The News from Camp Magruder 11/1-7

Magruder woke up Monday to sunny skies and a beautiful, cool Fall day following a steady, strong string of weekend downpours. The Halloween rainstorm could have easily been followed by two straight weeks of rain, and we would not have been surprised. Instead we were greeted by a few of the prettiest days we've seen in a while. We so often feel like we have life figured out, that most things are predictable. But, the world is out to surprise us.

There was a stir in the camp office Monday morning. I heard astonished voices asking if that was what they thought it was. At the main entrance, Rik stood in the doorway holding a mushroom about the size of his head. While doing their rounds near the office, they had found the huge King Bolete near the office walls. He and Mark discussed the best ways to slice it up, and exactly how many people or how many meals it would produce. The recent rains have produced huge mushrooms, edible and poisonous, all over the grounds. You might find them hidden deep in the woods or in the flower beds right next to our most frequented buildings.

Before the rain, it was below all the numbers
The rain was also just about enough on its own to refill Smith Lake which has been historically low after the dry winter and summer. There had been a wide path around the lake of sand that is normally under water. The ground under the boat house was completely dry. With the Halloween rain, water is back up to the bank. All the ground under the boathouse is covered with water, and it isn't just a little.

We figured the lake would be filled again, but we didn't necessarily expect this quickly. One day you are walking next to the lake, the dock sitting on the ground. It starts to rain and you go inside. When the rain subsides and you go back out, it looks like a different body of water. The water color was a muddy brown, rather than its normal clear blue. It felt swollen and thick. I think about the fires of the summer, the lack of rain compared to what is the norm. This is a promising amount of rain to maybe avoid some of those problems. But, we'll need it steady. The mountains will need snow. Still, for today with blue skies and breezy winds overhead, it's nice to see the dock sitting a little higher on the metal posts that go all the way down into the sands at the bottom.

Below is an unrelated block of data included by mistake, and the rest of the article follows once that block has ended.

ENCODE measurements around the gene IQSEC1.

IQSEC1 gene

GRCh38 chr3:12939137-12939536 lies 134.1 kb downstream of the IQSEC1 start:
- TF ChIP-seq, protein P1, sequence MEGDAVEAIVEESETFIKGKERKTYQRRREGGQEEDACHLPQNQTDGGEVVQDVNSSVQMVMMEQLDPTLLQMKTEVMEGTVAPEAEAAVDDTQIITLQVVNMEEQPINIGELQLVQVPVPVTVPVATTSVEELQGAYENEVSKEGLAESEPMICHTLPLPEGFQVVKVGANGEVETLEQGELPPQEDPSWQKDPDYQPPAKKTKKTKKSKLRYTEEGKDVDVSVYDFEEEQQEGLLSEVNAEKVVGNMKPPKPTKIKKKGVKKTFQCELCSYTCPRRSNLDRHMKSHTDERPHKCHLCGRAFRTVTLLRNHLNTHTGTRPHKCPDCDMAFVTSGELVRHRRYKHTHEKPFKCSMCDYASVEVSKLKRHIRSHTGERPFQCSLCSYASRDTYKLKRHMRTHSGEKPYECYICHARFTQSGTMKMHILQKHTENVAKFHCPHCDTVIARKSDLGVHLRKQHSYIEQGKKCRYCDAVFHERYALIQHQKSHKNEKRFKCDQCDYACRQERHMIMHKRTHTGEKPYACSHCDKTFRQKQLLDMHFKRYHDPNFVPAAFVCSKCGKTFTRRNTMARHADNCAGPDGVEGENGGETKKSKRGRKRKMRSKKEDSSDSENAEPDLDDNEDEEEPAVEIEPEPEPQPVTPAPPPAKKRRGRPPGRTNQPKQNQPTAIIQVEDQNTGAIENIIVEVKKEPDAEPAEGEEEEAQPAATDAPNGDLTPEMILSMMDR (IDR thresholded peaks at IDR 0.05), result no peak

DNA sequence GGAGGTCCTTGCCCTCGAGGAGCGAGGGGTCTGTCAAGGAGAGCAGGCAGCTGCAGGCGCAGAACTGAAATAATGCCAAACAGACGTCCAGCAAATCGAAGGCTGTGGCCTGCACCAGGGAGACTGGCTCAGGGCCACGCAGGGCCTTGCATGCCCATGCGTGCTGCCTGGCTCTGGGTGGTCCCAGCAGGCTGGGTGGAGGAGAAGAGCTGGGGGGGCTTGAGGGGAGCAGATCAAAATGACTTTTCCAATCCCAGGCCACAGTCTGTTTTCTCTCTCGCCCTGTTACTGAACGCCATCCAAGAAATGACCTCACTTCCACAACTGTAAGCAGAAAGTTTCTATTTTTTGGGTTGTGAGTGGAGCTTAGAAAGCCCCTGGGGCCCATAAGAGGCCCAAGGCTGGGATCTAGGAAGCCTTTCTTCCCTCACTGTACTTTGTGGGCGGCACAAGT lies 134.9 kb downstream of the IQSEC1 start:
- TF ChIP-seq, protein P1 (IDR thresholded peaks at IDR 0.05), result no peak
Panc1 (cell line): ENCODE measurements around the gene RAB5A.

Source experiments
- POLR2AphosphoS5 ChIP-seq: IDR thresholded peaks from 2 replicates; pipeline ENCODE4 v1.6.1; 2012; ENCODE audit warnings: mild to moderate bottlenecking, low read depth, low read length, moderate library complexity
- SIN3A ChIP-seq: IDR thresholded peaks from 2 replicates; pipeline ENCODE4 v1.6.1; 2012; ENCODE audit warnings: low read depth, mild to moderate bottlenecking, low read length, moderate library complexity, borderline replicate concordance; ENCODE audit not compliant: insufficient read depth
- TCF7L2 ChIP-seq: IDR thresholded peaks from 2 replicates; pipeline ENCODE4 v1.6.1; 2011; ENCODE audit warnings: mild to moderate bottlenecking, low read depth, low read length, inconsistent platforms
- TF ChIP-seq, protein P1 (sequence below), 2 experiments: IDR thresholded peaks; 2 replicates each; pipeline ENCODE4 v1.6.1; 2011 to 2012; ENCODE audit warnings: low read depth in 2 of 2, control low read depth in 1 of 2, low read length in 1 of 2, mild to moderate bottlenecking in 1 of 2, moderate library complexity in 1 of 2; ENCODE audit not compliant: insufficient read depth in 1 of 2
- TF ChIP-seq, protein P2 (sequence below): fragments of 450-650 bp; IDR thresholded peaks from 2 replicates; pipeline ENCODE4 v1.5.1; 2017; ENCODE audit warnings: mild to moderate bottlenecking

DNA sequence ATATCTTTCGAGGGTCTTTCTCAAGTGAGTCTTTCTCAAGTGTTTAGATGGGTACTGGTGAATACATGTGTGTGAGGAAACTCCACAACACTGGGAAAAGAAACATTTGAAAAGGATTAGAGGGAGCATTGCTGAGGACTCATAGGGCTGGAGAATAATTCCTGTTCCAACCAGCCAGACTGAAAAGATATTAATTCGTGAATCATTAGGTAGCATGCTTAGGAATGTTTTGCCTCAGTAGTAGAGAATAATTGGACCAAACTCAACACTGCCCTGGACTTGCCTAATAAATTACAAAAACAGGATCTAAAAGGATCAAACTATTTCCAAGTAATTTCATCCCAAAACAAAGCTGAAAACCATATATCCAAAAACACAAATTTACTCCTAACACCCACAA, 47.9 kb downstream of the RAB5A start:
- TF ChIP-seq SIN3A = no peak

Though in some ways it feels like they just got here, the Fall Outdoor school staff just finished up their last week with us. The feel of outdoor school evenings has really been altered by the end of Daylight Savings Time. Until now, supper took place during daylight and finished right around sunset recently. In the dining hall, the natural light was brighter than the indoor lighting. This week, it's been completely dark outside during supper, with the flourescents of the dining hall all we had to see from. I shook hands and gave hugs to this group of people who have been residents with us for the last three months. I wonder what memories they will take with them, how they will look back on their time here weeks from now, months, years down the road. Will they remember us? Did we leave them something memorable?

Walking around on a dark, starry night, I listened to campers cross back and forth, watched flashlights flicker up down, north, south. I thought about how different it feels now to get dark so early, to have these students still so active. I thought about how even next week, the camp will be so much quieter as we settle into this different time of the year. This time when we expect more quiet. This time when we expect more rain. What will it ultimately bring to us? What will we remember? What will have fed us?


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